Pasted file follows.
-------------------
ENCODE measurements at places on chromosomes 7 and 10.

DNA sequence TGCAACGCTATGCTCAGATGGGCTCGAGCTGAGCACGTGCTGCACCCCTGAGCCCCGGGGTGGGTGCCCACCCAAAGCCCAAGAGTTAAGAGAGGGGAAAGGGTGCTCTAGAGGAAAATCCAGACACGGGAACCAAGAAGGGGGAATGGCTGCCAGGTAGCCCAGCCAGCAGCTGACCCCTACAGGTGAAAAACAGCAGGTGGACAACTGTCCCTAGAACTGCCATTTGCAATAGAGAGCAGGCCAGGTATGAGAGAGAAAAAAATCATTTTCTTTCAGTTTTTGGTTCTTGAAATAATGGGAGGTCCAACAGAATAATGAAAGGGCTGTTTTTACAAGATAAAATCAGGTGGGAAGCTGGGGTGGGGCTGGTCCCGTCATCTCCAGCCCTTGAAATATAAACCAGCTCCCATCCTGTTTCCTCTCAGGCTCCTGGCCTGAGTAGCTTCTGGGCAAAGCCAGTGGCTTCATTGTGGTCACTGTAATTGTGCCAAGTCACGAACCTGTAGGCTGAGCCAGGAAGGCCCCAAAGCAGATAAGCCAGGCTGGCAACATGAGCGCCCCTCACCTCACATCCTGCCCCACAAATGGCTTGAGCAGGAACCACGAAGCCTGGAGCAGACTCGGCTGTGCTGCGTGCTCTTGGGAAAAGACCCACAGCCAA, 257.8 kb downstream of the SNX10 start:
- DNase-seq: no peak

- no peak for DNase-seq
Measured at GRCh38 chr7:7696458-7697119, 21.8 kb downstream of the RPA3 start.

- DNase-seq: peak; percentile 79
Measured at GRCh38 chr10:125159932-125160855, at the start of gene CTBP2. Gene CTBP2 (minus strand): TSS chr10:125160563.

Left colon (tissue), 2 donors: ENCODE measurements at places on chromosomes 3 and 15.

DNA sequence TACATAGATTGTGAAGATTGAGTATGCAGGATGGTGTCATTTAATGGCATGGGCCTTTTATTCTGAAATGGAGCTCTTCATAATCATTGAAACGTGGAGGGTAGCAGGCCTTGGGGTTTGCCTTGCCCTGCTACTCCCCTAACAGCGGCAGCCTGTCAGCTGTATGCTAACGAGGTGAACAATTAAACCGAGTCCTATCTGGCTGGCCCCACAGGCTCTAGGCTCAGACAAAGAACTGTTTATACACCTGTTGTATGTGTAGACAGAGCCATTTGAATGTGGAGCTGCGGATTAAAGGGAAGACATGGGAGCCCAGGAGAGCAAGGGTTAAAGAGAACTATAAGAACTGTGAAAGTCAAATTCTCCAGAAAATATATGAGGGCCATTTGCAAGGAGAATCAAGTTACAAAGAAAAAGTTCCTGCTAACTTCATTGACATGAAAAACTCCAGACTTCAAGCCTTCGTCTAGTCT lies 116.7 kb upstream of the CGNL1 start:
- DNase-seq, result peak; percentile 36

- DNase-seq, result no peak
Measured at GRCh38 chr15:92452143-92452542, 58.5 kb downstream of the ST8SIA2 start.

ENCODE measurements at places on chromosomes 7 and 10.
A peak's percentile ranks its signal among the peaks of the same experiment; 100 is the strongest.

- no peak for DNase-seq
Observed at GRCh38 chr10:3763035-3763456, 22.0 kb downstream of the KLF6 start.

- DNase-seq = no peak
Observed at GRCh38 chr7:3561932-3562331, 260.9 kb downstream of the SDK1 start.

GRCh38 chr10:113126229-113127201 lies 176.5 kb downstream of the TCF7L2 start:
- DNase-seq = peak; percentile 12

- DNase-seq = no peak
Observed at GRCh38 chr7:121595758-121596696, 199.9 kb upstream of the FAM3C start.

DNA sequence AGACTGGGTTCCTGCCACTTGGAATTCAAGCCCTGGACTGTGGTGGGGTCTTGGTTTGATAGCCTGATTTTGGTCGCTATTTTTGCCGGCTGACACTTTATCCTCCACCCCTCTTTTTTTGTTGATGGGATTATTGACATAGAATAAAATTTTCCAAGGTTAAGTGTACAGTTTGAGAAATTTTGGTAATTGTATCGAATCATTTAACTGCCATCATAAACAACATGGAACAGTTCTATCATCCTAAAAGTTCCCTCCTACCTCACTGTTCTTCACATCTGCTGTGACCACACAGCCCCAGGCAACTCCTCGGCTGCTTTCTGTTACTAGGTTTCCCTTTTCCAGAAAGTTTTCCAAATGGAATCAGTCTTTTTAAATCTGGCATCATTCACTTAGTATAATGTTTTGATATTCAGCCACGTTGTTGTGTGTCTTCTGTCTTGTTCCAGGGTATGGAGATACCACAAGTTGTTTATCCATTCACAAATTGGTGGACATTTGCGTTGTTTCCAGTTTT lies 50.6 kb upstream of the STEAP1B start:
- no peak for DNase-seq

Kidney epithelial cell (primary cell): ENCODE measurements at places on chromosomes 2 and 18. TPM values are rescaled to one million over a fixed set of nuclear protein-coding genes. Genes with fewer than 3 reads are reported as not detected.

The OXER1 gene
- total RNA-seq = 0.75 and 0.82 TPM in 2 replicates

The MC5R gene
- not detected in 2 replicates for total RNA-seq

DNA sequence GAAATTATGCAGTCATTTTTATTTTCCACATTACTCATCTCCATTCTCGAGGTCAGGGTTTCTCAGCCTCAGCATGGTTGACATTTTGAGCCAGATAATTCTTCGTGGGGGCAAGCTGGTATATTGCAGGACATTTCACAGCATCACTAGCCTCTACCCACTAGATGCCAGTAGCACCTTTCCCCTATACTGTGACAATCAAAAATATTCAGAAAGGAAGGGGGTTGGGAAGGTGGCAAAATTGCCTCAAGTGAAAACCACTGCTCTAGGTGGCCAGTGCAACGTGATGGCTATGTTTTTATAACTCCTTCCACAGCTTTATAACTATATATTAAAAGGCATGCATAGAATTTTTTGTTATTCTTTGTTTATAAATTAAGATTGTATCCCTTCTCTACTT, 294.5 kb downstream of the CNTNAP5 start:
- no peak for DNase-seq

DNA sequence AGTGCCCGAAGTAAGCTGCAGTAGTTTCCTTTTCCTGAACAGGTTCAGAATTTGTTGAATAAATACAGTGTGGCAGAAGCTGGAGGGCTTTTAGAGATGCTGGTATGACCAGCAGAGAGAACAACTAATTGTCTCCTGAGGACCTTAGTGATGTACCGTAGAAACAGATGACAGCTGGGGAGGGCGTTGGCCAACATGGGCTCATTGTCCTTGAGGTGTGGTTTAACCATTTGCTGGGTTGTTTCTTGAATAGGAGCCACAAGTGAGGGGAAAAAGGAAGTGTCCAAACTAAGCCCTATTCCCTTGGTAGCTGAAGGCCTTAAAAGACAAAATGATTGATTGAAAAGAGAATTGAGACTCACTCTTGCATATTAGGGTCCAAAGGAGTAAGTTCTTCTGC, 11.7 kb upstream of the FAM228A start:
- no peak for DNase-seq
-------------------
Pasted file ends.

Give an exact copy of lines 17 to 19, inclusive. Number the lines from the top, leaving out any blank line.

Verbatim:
- DNase-seq = no peak
Observed at GRCh38 chr7:3561932-3562331, 260.9 kb downstream of the SDK1 start.

GRCh38 chr10:113126229-113127201 lies 176.5 kb downstream of the TCF7L2 start: